Hurling rankings: Tribe top the lot
06 September 2017
Galway players celebrate with the Liam MacCarthy Cup.
With the Liam MacCarthy Cup now safely nestled across the Shannon until next year (at least), we’ve ranked all 14 teams that battled it out in this year’s All-Ireland senior hurling championship.
There can be no arguments here. Galway delivered their first All-Ireland senior victory in 29 years on Sunday gone past and were hands down the best team in the country this past season. The signs were there from Micheál Donoghue’s men around the midway stage of the National League, but once they laid down an incredible marker in April’s final against Tipperary the hurling landscape was altered. Joe Canning stepped up to plate immensely in the August rematch with the Premier men and Waterford’s best efforts couldn’t topple the Tribesmen on the biggest stage.
Despite an agonising defeat on Sunday, Waterford hurling has seldom been in a better state and while Derek McGrath looks to take time to decide on his future, the county’s supporters should be eagerly awaiting 2018. A first championship victory over Kilkenny in 58 years was backed up by fine performances against Wexford and Munster champions Cork, respectively. If those three wins didn’t underline the Deise men’s status among hurling’s elite than their spirited showing against Galway at the weekend certainly did.
This time last year Tipperary were top of the pile but they fall down the pecking order behind the All-Ireland finalists here, having slipped up between the end of spring and start of summer. To the surprise of many, their 16-point demolishment at the hands of Galway in the National League final wouldn’t be redeemed when they faced Cork in the first round of the Munster championship. Westmeath in the qualifiers wasn’t as straight forward as many would’ve imagined either and while Seamus Callanan helped them rediscover their goal-touch against Dublin, the cracks were still their against the Tribesmen in August when they finished second best in an epic.
A first Munster title in three years was certainly the highlight for Cork during 2017, having done it the hard way with victories over then All-Ireland champions Tipperary, Waterford and Clare along the way. Kieran Kingston’s team were superb in their outings down south this past summer and, understandably, entered into a rematch with Waterford in the All-Ireland semi-finals as considerable favourites. That’s where the season journey ended for the Rebels but expect them to be back at the business end of things again next year, with a couple of talented minors also on the way.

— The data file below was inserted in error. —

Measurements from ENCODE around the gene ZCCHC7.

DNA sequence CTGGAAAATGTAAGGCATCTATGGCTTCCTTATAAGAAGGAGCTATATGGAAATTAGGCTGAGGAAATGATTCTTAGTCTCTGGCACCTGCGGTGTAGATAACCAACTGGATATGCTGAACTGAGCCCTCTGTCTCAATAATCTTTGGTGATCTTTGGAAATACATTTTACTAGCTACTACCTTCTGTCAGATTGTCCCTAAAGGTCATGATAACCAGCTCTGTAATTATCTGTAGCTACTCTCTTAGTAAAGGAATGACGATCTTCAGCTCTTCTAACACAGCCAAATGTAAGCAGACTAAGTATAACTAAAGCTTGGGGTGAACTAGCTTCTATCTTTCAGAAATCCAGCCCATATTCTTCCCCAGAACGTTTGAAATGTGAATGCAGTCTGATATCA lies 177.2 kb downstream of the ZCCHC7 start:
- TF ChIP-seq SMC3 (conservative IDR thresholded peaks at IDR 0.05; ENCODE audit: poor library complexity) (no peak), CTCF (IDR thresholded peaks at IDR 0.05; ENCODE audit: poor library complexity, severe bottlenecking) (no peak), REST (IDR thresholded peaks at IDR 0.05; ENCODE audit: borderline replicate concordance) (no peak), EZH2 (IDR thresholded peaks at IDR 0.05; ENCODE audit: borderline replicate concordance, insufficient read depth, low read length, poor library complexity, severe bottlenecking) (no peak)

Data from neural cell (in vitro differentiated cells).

Huge strides were made under Davy Fitzgerald in 2017 and although there is no clear indication as to whether or not the Clare man will be staying at the helm, supporters of the Model County can be optimistic at the present. Promotion from Division 1B of the National League, two wins over Kilkenny (between league and championship) and a first Leinster final appearance since 2008 gives the Slayneysiders plenty to build on.
It wasn’t a summer to remember for Kilkenny fans with their team’s losses to Wexford and Waterford, respectively, bringing a premature end to their championship. Brian Cody will go back to the drawing board with his players though and they’ll be keen to hit the ground running in 2018, having lost the opening two rounds of the National League this year before defeating Dublin in round five to ensure safety in the top flight. The Cats’ only victory of the championship afterwards would come in the form of a 0-20 to 0-17 struggle over Limerick on their own home turf.
After surviving Division 1A of the National League, Clare featured in a first Munster final in nine years in July when Cork emerged victorious over them. The Banner County would be paired with Tipperary in the last eight of the All-Ireland series, pushing the then holders close before eventually falling to a 0-28 to 3-16 defeat at the newly re-opened Pairc Ui Chaoimh.
John Kiely’s first year in charge of the Shannonsiders saw them miss out on league promotion, with both Wexford and Galway finishing above them, ahead of exiting the championship after putting up a fairly decent show against Kilkenny at Nowlan Park.
Relegation from Division 1A of the National League and a 22-point hammering to Tipperary in the championship eventually led to Ger Cunningham’s decision to step down after three years in the capital.
Kevin Ryan quit his post as Offaly manager in mid-July, stating afterwards that there was too much “negativity” within the Faithful County. His team shipped a massive 1-35 to Waterford in Tullamore in their exit from the Liam MacCarthy Cup race.
Laois held on to their Division 1B status for 2018 in the spring and scored wins over Westmeath, Meath and Kerry before Wexford sent them into the qualifiers and Dublin put an end to their summer. O’Moore boss Eamonn Kelly will be hoping for more improvement from his players in his second season.
A superior score difference helped the Lake County through their Leinster Qualifier Group and while Offaly ousted them at the provincial quarter-final stage, Michael Ryan’s charges would go on to put up a brave battle against Tipperary in the qualifiers. Marksman Allan Devine notched 0-38 for them in the championship.
The Kingdom were relegated from Division 1B of the National League but held on to their top tier championship status at the expense of Meath. You get the feeling a good league campaign next season will be imperative for Fintan O’Connor and his players.
Last year’s Christy Ring Cup champions had a mixed bag in 2017, winning the Division 2B National League title before finishing bottom of their Leinster Qualifier Group on points difference. Manager Martin Ennis resigned in July and the Royals have recently appointed Waterford native and Kildalkey clubman Nick Fitzgerald, who steered the county to an All-Ireland MHC B crown last month, as his successor.